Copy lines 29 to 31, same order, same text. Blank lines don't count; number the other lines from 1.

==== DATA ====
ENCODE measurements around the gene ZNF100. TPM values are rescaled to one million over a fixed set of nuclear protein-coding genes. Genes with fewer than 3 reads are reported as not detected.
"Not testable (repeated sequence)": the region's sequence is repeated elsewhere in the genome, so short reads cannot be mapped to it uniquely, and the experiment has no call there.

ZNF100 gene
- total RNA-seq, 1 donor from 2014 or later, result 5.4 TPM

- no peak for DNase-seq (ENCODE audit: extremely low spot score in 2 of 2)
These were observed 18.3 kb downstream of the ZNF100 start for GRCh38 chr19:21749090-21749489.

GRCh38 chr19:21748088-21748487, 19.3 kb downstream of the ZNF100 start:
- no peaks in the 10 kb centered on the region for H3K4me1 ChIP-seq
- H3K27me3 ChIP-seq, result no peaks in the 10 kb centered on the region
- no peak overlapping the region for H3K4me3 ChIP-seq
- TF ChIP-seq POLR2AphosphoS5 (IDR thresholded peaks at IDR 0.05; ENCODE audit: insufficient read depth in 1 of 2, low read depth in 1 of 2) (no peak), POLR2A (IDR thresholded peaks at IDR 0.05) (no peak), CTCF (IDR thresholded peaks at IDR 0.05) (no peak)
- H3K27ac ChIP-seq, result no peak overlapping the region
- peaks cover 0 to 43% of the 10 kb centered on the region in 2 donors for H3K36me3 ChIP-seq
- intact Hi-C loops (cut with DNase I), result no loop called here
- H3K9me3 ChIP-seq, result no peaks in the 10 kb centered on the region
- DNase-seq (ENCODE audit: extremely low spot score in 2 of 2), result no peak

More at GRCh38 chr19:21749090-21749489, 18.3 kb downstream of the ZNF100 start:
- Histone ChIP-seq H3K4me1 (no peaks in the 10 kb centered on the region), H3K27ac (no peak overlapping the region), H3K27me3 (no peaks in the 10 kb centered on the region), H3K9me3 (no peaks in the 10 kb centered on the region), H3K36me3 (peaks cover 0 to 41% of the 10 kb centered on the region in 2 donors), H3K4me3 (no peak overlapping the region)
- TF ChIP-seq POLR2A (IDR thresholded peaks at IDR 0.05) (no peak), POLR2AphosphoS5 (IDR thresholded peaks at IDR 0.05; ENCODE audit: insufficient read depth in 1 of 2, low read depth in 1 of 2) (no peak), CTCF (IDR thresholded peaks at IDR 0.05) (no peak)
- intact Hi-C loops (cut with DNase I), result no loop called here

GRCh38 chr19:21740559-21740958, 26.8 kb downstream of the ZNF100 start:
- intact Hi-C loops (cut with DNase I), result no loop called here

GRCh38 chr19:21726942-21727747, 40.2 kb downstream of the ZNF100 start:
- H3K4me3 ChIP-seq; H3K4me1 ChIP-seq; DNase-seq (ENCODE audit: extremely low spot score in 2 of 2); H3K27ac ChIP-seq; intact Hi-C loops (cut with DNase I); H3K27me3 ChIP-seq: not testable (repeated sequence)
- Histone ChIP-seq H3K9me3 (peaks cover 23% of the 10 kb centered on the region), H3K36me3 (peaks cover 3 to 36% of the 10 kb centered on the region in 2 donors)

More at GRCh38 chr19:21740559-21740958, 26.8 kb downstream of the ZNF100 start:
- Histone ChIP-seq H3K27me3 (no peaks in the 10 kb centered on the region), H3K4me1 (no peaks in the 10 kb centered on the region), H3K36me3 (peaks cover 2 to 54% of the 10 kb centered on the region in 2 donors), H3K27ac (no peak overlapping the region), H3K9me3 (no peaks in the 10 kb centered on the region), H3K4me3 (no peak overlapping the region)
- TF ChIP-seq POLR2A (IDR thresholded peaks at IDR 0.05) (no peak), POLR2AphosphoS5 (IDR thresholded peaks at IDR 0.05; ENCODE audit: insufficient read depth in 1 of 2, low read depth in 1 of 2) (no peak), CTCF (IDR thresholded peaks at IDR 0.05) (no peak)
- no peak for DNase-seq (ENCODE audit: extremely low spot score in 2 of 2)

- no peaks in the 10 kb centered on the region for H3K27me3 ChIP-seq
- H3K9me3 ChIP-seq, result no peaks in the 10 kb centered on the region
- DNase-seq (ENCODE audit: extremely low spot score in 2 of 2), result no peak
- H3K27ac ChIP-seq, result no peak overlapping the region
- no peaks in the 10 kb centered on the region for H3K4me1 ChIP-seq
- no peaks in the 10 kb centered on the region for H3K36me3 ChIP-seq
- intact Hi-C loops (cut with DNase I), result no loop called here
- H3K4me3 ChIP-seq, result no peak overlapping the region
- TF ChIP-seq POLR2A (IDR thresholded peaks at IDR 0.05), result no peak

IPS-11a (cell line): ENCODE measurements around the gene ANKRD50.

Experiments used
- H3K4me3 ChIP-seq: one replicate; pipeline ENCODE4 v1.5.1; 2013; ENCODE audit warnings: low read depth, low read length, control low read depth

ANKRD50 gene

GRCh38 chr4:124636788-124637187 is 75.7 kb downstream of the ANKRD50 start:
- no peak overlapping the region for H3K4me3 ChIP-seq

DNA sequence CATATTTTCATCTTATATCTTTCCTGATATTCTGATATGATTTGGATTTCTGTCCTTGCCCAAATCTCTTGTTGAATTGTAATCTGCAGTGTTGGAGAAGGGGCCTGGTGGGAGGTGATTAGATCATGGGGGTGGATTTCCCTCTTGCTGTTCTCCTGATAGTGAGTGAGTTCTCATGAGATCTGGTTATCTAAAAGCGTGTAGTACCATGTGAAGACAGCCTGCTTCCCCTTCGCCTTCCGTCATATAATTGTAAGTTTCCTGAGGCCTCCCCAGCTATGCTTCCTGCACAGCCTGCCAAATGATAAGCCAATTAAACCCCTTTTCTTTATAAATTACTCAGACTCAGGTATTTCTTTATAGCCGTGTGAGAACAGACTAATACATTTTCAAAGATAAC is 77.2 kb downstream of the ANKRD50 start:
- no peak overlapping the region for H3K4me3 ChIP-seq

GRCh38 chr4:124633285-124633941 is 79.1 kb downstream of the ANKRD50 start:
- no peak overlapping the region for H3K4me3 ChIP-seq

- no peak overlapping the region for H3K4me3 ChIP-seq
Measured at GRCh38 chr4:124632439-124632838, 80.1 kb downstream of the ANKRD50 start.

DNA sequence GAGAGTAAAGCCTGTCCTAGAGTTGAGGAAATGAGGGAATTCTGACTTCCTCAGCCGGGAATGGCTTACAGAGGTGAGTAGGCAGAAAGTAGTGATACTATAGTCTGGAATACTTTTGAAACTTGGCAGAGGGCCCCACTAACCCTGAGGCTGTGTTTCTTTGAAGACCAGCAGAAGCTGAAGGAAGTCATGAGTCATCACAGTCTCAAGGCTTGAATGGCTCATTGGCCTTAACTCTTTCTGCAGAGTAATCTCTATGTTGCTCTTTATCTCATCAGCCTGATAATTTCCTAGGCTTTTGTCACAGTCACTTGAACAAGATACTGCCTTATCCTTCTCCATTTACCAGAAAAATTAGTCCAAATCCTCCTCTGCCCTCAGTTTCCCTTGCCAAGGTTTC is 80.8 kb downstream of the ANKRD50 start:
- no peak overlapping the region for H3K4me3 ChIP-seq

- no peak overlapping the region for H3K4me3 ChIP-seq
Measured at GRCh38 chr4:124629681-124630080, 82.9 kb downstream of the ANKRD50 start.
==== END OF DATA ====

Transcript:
- no peak for DNase-seq (ENCODE audit: extremely low spot score in 2 of 2)

- no peaks in the 10 kb centered on the region for H3K27me3 ChIP-seq
- H3K9me3 ChIP-seq, result no peaks in the 10 kb centered on the region